The Golden Quest Discovery Trail guidebook provides travellers with an historical account of life in the goldfields. We are delighted to provide the following excerpt for your enjoyment.
Five unique places to stay in Goldfields
Feeling a bit dusty? Caravan getting a bit cramped? Whether you’re just desperate for a hot shower or keen to dive in deep and learn more about this special corner of the world, these top spots will have you refreshed, enlightened and ready to hit the road again in no time.
One for history buffs and trivia fiends alike, Hoover House was built by none other than the 31st President of the United States, Herbert Hoover. As a young man the savvy engineer advocated for his employer, Bewick, Moreing & Co, to purchase the Sons of Gwalia mine, and developed it to become one of the most productive sites in Western Australia at the turn of the twentieth century.
Visitors to Hoover House can choose to enjoy a coffee on the sweeping veranda or a meal in the grand dining room before retiring for the evening to luxuriate in one of three bedrooms opulently renovated in period style.
Hoover may have described Goldfields as the land of “black flies, red dust and white heat,” but with his former home as your base, you’ll be well set to explore the 2019 Western Australia Heritage Award-winning Gwalia Ghost Town and Museum, dive deep into the mining history of the region, and experience the beauty of this dynamic desert landscape.
Fancy a night in Australia’s largest outdoor art gallery? Situated on the western edge of the lake, Anthony Gormley’s instillation ‘Inside Australia,’ created for Perth International Arts Festival’s 50th anniversary in 2003, features 51 sculptural works, each positioned about 750 metres apart.
Pack up your caravan or tent and head for the designated Lake Ballard campsite to make the most of this expansive installation, soaking up the views of the art and landscape for up to 30km in every direction as the sun sets and rises.
A few things to keep in mind: the site is equipped with well-maintained toilets, but there’s no drinking water available, so come prepared. It’s also a very popular camping spot, so plan around peak periods like school and public holidays if you’re after a bit of peace and quiet.
For travellers looking to learn a bit more about the land, Morapoi Station offers an insight into the pastoral history of the North Eastern Goldfields and the vibrant traditions and living culture of the Wangkatha people, 40000 years strong. Morapoi offers it all: from foraging for bushtucker to fossicking for gold.
Under two-hours drive north of Kalgoorlie, Morapoi station was once a fully operational sheep station but now offers an array of options for those exploring the area: from backpackers accommodation and caravan hook-ups to fully-catered ensuite rooms.
A family-friendly base to explore the goldfields, Morapoi is the place to go if you’re after a tranquil location with proximity to all the best activities the north east has to offer: learn more about country with a traditional Wangkatha tour of ancient Indigenous sites, check out the awe-inducing beauty of the western desert; or try your luck searching for a bit of the shiny stuff.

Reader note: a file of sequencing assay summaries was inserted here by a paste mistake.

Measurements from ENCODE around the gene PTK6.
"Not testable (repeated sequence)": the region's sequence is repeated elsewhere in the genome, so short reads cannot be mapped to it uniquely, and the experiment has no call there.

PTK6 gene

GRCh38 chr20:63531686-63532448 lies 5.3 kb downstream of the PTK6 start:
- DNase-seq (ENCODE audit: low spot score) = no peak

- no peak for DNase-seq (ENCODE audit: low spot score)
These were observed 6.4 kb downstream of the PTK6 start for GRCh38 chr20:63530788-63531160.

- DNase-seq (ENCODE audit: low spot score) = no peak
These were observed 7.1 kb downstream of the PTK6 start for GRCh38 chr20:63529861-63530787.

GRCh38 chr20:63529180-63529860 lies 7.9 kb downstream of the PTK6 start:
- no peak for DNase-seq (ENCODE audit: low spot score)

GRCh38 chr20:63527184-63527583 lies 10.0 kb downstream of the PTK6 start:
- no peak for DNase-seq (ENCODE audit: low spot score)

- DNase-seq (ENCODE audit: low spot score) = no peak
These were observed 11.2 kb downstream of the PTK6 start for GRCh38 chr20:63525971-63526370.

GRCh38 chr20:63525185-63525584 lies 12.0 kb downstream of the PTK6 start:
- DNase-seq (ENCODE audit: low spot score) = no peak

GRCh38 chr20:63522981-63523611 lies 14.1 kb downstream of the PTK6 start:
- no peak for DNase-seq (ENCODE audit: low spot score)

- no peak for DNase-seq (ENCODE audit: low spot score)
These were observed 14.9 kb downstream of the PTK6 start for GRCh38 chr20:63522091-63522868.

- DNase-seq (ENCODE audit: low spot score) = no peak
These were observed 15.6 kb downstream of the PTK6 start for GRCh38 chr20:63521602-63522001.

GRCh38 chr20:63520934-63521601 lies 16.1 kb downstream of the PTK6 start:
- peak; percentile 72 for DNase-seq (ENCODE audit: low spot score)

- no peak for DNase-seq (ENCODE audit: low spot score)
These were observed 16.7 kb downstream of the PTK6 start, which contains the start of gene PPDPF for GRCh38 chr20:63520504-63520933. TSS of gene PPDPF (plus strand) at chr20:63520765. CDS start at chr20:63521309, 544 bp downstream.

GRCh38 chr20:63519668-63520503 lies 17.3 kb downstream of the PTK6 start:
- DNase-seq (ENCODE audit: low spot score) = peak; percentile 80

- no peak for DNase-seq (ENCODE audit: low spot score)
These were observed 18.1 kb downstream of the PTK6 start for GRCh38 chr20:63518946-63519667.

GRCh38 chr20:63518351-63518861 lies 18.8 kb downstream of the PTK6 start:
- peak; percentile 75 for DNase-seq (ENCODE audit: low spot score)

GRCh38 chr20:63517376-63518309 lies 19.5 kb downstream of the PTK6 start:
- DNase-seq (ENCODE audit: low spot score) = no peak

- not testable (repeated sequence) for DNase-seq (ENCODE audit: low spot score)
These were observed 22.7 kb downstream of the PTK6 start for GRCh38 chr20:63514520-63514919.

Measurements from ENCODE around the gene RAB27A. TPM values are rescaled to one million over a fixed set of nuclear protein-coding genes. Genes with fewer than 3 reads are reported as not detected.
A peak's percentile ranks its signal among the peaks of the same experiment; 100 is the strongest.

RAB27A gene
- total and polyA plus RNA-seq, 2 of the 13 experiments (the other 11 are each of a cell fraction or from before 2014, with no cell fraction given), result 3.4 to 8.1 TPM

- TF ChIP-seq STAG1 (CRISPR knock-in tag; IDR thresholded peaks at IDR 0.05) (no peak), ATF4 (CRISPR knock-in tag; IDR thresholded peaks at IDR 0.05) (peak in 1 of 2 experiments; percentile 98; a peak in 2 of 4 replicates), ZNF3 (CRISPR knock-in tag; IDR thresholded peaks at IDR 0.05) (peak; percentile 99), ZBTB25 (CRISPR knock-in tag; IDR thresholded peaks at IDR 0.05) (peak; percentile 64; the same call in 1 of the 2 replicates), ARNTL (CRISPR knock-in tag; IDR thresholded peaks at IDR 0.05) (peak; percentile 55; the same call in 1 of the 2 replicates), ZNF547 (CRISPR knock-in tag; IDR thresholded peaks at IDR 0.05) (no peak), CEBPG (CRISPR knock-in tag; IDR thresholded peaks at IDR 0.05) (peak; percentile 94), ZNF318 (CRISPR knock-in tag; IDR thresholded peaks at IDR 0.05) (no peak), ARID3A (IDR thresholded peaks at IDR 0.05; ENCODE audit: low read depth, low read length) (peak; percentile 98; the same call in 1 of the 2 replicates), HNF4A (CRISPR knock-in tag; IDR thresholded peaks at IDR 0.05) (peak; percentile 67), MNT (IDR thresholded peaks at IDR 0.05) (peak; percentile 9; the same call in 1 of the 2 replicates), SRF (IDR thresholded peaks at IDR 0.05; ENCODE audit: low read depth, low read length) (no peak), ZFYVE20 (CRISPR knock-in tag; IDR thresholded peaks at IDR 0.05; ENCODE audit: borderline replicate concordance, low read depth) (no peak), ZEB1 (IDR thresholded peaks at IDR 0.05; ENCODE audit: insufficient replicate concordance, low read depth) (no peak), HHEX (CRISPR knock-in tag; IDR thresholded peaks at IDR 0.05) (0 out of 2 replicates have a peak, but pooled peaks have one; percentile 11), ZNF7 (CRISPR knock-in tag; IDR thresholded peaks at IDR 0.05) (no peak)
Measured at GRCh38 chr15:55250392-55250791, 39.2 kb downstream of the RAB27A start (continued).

Looking to escape the hustle and bustle of the road for a night or two? Credo Homestead might be just the thing. A former pastoral property repurposed as a conservation area, Credo serves as a water catchment for Rowles Lagoon, Western Australia’s only freshwater wetland.
Comfortable, affordable, and well-managed by the Department of Biodiversity, Conservation and Attractions, Credo Homestead offers recently-installed camping facilities nestled amongst the woodlands for $8 per adult per night ($6 concession) and $3 per child per night (over 5 years and under 16 years). As well as six rooms in the old shearers quarters, and eight rooms in the lodge from $15 per adult per night ($9 concession) and $3 per child per night (over 5 years and under 16 years). Bookings can be made by calling Parks and Wildlife Kalgoorlie or via the on-site caretakers.
Head down to Rowles Lagoon to try and spot some of the rare waterbirds endemic to the region, including the illusive freckled duck. Check the weather first, as conditions vary considerably, but when the water is high it’s also a great location for a swim.
Have you caught gold fever? Why not spend a night in a donga? Come to Laverton for a taste of the life of a modern-day miner where after a dusty day out on the fields you can settle down for a yarn over a Sunday Roast, rubbing shoulders with some of the mining industry workers who periodically call Boomers Village home.
Offering 212 neat and tidy donga-style rooms along with exercise and dining facilities, Boomers Village provides a convenient rest stop for exploring some of the unique local attractions of the North Eastern Goldfields, like the nearby Laverton Outback Gallery, where you can view and purchase art and craft created by the local Wongi people and learn more about the culture of the Western Desert. More about the history of the local area can be found at The Great Beyond Explorers Hall of Fame, a great little museum with interactive displays, a gift shop and a well-reviewed café.